There is no denying the importance of the social sciences to the discipline of history, especially during the past twenty years or so. The theories, approaches, and methods of the social sciences have expanded our understanding of the past in a thousand different ways and have virtually revolutionized history writing. Many historians are no longer centrally concerned with the exploits of kings, presidents, or generals. Social science has forced historians to ask new questions of the past and even to create new kinds of evidence. It has opened up new fields of history, such as family and demographic history, and has refreshed old ones, such as economic and cultural history.
Nowadays there is scarcely an aspect of human behavior that historians do not write about—from bastardy to dying, from sports to department stores. Under the influence of social science, historians such as Lawrence Stone and Philip Greven have penetrated into the most private, subjective, and least accessible aspects of past life, including marriage, sexual relations, and child-rearing. Social science, especially anthropology, has enabled historians such as Natalie Davis and Rhys Isaac to reconstruct from festivals, rituals, and other kinds of popular nonverbal behavior in the past the beliefs and attitudes of the masses of ordinary men and women who left no written record. Other historians such as Keith Thomas, Alan Macfarlane, and John Demos have exploited social science to write sympathetically of religious zealotry, of magic, of witchcraft, and of many other subjects that used to be thought of as the irrationalities and superstitions of the past.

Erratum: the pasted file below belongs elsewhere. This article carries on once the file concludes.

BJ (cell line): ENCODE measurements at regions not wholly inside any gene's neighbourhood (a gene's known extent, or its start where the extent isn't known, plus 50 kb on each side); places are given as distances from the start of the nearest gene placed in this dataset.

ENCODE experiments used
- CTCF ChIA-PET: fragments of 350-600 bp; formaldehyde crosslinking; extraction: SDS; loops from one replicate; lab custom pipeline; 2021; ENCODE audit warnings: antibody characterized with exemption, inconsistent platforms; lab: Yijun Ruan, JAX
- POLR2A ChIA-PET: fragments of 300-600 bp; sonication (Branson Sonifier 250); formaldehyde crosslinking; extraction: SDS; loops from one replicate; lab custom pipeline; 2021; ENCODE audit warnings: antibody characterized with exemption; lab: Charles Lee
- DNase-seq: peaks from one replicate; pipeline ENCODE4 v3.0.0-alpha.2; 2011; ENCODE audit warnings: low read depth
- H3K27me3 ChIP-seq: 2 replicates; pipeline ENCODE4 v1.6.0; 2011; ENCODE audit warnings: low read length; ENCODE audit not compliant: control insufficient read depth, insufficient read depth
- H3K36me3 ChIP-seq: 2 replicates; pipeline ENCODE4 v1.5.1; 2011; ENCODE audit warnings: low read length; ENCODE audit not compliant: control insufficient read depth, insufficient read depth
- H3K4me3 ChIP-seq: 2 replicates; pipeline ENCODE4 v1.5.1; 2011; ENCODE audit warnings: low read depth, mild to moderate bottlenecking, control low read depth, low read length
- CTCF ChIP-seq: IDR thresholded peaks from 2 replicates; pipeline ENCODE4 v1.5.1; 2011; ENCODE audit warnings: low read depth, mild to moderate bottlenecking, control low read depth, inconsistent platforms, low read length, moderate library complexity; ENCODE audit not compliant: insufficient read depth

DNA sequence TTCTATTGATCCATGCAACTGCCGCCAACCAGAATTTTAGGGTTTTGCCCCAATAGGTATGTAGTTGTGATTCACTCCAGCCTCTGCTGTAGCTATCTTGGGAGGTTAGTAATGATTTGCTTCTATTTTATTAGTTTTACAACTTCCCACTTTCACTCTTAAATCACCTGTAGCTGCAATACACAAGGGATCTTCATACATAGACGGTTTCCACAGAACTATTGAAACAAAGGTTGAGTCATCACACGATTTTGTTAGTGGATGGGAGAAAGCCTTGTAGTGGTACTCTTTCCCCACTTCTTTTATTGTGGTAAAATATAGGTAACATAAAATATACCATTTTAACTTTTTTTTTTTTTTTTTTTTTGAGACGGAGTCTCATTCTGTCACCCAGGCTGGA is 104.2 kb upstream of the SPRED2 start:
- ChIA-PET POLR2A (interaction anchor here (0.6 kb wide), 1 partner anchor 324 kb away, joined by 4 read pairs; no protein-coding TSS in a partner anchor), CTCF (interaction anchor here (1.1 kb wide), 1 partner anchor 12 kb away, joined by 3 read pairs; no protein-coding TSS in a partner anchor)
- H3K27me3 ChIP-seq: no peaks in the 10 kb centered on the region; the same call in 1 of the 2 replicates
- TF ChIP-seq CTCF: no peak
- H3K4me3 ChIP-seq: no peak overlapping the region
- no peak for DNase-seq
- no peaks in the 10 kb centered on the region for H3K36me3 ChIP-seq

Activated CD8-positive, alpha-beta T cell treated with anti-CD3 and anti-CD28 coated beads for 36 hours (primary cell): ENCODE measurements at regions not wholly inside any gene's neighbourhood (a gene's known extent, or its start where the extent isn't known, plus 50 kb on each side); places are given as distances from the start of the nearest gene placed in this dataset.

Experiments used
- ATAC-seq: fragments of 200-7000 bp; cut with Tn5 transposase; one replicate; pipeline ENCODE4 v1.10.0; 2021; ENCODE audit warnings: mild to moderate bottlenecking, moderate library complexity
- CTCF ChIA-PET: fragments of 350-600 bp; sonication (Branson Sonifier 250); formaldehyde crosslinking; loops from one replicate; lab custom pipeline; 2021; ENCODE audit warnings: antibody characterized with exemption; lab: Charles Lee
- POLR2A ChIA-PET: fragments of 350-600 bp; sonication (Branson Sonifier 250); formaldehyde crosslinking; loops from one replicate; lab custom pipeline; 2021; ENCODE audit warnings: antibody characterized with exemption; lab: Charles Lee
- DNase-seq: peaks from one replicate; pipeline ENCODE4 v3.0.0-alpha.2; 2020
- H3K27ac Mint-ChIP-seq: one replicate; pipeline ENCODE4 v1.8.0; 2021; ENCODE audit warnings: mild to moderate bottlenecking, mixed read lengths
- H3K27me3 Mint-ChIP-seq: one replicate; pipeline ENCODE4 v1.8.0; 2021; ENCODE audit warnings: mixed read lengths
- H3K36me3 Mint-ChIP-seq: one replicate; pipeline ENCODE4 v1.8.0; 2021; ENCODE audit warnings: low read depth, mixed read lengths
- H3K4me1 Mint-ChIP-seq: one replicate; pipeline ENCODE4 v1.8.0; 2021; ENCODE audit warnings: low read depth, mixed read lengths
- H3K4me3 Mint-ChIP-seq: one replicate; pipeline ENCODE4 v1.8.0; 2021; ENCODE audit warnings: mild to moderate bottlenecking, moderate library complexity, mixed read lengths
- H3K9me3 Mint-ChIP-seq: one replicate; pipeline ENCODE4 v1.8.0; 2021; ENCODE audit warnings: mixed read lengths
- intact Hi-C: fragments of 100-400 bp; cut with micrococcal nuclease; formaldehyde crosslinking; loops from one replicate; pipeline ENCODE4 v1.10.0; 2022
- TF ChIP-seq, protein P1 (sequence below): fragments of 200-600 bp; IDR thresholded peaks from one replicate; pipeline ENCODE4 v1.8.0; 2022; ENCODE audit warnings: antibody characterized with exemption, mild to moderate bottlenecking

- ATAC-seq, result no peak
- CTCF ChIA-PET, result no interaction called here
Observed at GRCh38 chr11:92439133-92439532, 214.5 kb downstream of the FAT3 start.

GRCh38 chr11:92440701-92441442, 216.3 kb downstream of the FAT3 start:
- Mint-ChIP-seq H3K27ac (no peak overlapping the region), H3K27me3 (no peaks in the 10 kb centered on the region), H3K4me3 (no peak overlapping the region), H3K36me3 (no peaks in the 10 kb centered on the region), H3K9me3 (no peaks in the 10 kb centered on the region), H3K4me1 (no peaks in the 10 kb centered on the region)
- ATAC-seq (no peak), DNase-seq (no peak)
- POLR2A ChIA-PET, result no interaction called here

By diminishing the role of a few great leaders in determining political and social events, social science has helped to reorder our conception of the historical process. In books like Fernand Braudel’s The Structures of Everyday Life we have gained a fuller appreciation of the long-existing and deep-lying conditions that limited and circumscribed human behavior in the past. Most of these conditions—whether collective mentalities, demographic patterns, or economic circumstances—were the aggregate products of human action but not of human intention. Never before have historians been so ready to grasp the central insight of all social science—that society and culture transcend the particular aims and purposes of individuals, that people make their social and intellectual history but are at the same time bound by what they have made. Faced with such an insight, old-fashioned narrative history, which assigns personal responsibility for what happened in the past to particular people, loses much of its meaning.
Yet as enriching as social science has been to history the cost has been high. “Present-day historiography, with its preference for the quantifiable, the statistical and structural,” writes Emmanuel Le Roy Ladurie, one of the foremost French practitioners of social-science history, “has been obliged to suppress in order to survive. In the last decades it has virtually condemned to death the narrative history of events and individual biography.”